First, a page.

Sunday Bloody Sunday

Sunday Bloody Sunday ★★★½

2020 First Time Watches Ranked

"There are times when nothing has to be better than anything."

Every single character in Sunday Bloody Sunday seems to have evolved beyond anything resembling pedestrian humanity and their notions of relationships. That's nothing to shrug at for a British film made at the start of the socially conservative 1970s. These men and women clearly all feel deeply but they do so with a wholly civilized measure of composure. They're poster beings created in the image of "Keep Calm and Carry On", dutifully navigating what for most of us would be emotionally turbulent waters. This can often make the film come across as a window into strangely inaccessible lives. Its forward-thinking queer-affirming representation of modern no-strings relationships is still very much intriguing, exploring what satisfaction really means when you get down to it. But that intrigue only goes so far. This unfortunately never climbs out of the pseudo-intellectual points its so set on making. The performances are nevertheless outstanding with Glenda Jackson and Peter Finch (who I loved in Network) proving more than up to the task of imbuing their characters with much needed warmth.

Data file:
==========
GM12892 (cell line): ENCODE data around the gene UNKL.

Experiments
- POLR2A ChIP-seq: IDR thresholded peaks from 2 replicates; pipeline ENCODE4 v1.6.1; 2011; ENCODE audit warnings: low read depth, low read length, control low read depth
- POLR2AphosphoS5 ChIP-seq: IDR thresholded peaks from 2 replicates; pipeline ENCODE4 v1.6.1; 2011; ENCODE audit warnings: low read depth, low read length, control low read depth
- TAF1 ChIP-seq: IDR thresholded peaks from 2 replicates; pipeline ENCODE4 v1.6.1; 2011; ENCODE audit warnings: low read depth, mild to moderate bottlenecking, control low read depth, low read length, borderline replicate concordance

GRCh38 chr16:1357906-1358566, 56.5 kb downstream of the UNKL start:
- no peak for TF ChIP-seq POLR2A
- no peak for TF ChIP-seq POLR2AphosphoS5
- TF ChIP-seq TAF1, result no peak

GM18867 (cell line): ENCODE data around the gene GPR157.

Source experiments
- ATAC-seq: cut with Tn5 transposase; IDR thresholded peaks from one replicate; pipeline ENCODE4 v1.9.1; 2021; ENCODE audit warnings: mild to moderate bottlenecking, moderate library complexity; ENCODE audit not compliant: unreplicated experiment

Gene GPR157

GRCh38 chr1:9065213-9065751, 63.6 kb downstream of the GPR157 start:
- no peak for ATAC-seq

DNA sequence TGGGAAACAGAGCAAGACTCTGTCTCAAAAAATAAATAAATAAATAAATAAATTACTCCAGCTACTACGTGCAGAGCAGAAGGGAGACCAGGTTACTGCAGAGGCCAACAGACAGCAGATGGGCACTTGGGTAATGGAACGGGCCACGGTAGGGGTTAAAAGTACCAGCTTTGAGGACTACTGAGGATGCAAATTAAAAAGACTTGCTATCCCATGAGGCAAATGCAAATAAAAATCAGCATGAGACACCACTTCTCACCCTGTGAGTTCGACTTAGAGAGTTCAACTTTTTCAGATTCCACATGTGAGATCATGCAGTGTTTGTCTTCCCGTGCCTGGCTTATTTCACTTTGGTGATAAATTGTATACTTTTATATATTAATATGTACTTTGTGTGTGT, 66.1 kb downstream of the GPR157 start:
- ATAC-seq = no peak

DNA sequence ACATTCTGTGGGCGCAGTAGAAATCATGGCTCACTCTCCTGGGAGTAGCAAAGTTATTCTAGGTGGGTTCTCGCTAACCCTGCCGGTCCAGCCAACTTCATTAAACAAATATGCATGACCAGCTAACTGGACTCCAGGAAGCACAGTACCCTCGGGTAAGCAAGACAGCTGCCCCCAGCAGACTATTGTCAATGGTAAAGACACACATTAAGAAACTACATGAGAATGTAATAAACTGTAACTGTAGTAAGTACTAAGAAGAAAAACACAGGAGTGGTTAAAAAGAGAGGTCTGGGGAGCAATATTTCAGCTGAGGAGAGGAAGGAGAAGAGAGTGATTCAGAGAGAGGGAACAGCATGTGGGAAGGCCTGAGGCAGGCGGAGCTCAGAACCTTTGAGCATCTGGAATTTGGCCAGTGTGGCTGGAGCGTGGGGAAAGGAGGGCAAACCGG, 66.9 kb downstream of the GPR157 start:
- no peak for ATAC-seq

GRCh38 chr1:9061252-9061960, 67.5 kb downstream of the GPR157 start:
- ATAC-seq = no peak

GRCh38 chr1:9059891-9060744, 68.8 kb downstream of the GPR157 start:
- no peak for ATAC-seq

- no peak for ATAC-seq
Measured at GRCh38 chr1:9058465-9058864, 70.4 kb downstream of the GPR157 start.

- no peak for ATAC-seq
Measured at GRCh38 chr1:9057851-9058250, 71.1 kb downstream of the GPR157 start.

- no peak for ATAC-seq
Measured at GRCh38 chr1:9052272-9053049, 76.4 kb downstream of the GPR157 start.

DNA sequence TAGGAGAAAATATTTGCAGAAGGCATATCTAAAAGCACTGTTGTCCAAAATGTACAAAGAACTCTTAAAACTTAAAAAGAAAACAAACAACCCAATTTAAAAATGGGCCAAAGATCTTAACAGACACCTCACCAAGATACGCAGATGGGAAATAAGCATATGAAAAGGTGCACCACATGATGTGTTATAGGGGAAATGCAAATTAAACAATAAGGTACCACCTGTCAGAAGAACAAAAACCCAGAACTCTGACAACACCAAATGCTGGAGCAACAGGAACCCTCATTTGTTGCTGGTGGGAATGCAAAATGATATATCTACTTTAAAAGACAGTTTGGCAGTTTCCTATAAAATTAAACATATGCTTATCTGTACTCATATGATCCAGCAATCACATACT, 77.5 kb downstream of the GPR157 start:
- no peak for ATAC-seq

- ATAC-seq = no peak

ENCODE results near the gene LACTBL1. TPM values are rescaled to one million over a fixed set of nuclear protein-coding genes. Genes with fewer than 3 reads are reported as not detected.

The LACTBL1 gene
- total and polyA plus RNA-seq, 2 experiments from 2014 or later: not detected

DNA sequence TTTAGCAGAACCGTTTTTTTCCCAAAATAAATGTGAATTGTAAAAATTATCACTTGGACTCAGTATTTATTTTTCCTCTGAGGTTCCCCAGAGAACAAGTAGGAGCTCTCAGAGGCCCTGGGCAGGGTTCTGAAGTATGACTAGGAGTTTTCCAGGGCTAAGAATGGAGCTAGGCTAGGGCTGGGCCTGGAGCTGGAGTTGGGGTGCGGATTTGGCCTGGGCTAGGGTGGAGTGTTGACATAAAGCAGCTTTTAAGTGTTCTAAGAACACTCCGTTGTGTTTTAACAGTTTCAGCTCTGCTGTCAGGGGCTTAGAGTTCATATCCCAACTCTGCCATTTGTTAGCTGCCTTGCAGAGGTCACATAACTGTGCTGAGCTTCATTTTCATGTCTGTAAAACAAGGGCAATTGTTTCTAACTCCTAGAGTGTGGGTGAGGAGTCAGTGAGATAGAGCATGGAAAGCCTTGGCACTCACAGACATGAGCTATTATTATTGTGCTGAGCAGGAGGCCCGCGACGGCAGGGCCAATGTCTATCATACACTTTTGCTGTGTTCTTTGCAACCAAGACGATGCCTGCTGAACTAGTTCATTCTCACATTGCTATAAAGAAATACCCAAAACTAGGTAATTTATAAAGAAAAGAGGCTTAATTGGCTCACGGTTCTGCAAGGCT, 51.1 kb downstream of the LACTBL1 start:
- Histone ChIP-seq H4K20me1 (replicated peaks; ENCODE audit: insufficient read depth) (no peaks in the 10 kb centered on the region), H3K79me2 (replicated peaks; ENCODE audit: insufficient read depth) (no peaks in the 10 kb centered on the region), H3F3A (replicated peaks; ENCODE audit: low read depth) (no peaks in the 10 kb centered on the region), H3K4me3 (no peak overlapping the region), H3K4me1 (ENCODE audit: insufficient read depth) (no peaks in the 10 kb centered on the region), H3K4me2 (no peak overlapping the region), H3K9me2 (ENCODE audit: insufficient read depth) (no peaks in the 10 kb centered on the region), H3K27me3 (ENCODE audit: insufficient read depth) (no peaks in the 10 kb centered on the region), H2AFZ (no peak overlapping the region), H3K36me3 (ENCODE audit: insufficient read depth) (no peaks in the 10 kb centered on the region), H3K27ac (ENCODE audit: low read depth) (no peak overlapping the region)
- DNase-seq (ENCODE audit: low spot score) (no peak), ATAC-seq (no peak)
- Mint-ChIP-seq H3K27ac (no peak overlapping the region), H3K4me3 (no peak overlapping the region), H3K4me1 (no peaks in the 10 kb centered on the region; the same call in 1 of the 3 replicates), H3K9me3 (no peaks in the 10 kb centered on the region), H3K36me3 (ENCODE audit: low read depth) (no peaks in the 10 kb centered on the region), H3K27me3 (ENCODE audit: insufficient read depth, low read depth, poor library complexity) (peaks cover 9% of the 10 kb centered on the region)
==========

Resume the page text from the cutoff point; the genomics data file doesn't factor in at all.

P.S. This is one of those movies that makes me so glad I can still tap into my inner child. Especially when the children in this movie themselves barely seem to be able to.

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